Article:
Northern communities join together to build for the future

This year’s Northern Chagigah was held at Hawkhills in North Yorkshire. Chagigah means celebration and the residential weekend for Reform Judaism’s communities in Scotland and northern England was a joyful, fun, uplifting, spiritual, family-friendly gathering.

The theme of the weekend was seasons changing and time passing. 120 people from 11 out of the 13 communities in the region were represented.

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Sessions looked at development in the North and communities working more strategically together and sharing resources. An example of this cooperation is the Northern Learning House sharing knowledge and skills to enable lay leaders to help their communities with service leading with online learning and residential weekends. Rabbi Fabian Sborovsky of Menorah Synagogue will be teaching shiva-leading online to Glasgow, Southport, Sheffield and Manchester.

Andrew Keene, board member for the World Union for Progressive Judaism ran a session on what Progressive Jewish communities are doing around the world to innovate in areas of ritual, social justice, and youth engagement, by looking at the global movement through the lens of social entrepreneurship.

There was an emphasis on building skills to take back to communities but there were also Limmud-style sessions on a variety of topics ranging from Judaism and agriculture with Sara Moon, a Jewish farmer in Britain, to an introduction to the social justice module of Reform Judaism’s L’Chaim adult learning programme with Rabbi Laura Janner-Klausner.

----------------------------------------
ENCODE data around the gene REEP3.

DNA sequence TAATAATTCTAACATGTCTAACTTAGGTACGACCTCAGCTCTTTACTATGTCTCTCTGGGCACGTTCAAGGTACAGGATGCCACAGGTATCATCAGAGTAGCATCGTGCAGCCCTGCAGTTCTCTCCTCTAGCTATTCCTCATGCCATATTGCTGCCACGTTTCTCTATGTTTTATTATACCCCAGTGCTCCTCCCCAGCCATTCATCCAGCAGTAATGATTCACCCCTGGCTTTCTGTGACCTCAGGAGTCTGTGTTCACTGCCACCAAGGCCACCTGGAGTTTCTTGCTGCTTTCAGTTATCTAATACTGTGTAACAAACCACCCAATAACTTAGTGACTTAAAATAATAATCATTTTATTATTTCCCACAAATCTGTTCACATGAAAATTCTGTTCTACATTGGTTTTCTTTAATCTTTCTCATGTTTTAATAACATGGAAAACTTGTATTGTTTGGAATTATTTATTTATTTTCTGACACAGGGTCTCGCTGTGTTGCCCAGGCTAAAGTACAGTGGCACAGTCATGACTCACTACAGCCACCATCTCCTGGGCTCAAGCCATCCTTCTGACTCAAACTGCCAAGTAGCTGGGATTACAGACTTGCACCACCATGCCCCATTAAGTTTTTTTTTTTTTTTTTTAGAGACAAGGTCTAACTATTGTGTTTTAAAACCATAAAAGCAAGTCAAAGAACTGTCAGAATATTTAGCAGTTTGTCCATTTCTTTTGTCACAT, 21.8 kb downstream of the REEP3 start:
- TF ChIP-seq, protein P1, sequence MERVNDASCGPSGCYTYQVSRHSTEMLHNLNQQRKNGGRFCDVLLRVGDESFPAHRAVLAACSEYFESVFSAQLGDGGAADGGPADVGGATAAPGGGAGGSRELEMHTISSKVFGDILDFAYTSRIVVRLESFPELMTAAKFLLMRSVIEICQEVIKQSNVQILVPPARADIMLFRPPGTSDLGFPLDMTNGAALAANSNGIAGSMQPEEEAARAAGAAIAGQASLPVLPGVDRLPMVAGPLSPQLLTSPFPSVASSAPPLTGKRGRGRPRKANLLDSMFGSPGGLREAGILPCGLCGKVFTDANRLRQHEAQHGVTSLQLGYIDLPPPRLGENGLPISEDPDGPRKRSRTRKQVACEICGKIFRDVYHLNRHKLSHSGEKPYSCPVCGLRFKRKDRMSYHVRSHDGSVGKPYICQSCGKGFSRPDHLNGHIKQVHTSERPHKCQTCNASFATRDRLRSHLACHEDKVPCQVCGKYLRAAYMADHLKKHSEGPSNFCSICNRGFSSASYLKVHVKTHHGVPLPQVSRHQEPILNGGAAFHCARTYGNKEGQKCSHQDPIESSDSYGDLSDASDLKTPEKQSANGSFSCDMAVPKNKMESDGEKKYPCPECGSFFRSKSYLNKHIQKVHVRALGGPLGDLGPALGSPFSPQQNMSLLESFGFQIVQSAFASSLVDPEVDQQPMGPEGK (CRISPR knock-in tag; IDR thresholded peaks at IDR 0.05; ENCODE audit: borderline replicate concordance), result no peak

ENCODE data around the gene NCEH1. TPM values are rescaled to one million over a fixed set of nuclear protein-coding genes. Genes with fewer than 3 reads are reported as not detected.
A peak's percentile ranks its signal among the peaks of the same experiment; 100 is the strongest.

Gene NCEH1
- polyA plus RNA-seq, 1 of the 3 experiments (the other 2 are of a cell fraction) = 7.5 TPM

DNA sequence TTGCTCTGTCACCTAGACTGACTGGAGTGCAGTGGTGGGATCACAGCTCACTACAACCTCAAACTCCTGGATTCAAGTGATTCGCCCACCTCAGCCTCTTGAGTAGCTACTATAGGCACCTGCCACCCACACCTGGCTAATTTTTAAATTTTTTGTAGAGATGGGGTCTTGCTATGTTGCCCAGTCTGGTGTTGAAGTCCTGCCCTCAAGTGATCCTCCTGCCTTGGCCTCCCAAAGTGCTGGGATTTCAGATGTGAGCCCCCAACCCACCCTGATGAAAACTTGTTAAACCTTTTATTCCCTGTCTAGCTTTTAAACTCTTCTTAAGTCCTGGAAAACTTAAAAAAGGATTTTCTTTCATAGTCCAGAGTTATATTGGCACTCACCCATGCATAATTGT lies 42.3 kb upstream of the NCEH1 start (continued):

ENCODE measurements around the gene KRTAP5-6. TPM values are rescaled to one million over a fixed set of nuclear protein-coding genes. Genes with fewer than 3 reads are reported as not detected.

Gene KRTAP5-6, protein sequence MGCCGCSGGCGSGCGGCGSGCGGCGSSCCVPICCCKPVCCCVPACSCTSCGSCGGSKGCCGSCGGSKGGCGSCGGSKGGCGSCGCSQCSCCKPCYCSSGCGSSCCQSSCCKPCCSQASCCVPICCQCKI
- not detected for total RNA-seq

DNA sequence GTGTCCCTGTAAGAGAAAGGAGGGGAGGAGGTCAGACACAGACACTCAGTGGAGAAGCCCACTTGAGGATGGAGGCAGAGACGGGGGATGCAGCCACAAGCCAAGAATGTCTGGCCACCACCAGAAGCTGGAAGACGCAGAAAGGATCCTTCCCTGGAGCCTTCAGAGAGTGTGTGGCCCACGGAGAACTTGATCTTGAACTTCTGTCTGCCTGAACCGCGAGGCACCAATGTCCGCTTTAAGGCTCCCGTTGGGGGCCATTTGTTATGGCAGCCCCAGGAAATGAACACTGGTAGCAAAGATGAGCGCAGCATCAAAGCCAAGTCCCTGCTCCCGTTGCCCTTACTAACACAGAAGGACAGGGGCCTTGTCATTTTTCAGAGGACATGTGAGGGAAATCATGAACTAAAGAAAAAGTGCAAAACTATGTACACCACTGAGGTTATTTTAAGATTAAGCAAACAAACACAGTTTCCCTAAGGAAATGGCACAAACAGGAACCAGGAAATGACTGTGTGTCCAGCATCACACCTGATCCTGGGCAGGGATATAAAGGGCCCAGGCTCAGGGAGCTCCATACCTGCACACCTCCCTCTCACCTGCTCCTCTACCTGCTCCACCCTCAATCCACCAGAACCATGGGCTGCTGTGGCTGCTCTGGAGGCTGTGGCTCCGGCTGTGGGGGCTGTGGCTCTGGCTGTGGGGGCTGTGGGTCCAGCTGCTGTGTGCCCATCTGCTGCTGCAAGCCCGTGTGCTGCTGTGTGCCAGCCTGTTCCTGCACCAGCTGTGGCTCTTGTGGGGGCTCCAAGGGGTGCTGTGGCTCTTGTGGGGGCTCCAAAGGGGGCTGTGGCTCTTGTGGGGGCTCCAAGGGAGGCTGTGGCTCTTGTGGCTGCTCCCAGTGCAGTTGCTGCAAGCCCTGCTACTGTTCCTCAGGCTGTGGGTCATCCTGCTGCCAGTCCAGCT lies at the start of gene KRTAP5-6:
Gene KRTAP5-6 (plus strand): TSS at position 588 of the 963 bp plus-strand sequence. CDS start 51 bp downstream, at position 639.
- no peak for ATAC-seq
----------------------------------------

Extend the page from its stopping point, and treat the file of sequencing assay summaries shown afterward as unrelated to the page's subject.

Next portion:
The Saturday evening celebrated the 100th anniversary of the Balfour Declaration with all things Israel and an Israel Café.

The weekend ended with a closing ceremony where each individual wrote their commitment to the future of Reform Judaism – whether it be personal or for their community.

Sherry Ashworth of Manchester Reform Synagogue said: “Chagigah is part celebration, part inspiration. We were inspired by Cantor Zöe Jacobs’ music, and our wonderful rabbis and talented student rabbis. There were also lectures from diverse Jewish professionals, storytelling, Hebrew, discussion, strategy planning – truly something for everyone.

“Celebration was the result of old friends meeting and new ones being made in a relaxed community atmosphere.

“The cumulative effect of being together with our sister northern Reform communities is terrific. Everyone’s personal passion for Reform Judaism is greatly augmented when surrounded by others who share the passion – and the dream. There was a lot of talk about the future – we all felt that Reform Judaism in Scotland and the north of England is on an upswing – we are growing in numbers, enthusiasm, learning and commitment”.

In her welcome address, Sarita Robinson, Reform Judaism’s Northern Community Partner noted that “Chagigah means celebration and Northern Chagigah is a celebration with a special northern flavour with warmth, friendship, community and humour. Reform Judaism in all its diversity is underpinning growth and well-being and devolving best practice across all our communities for their and our future together”.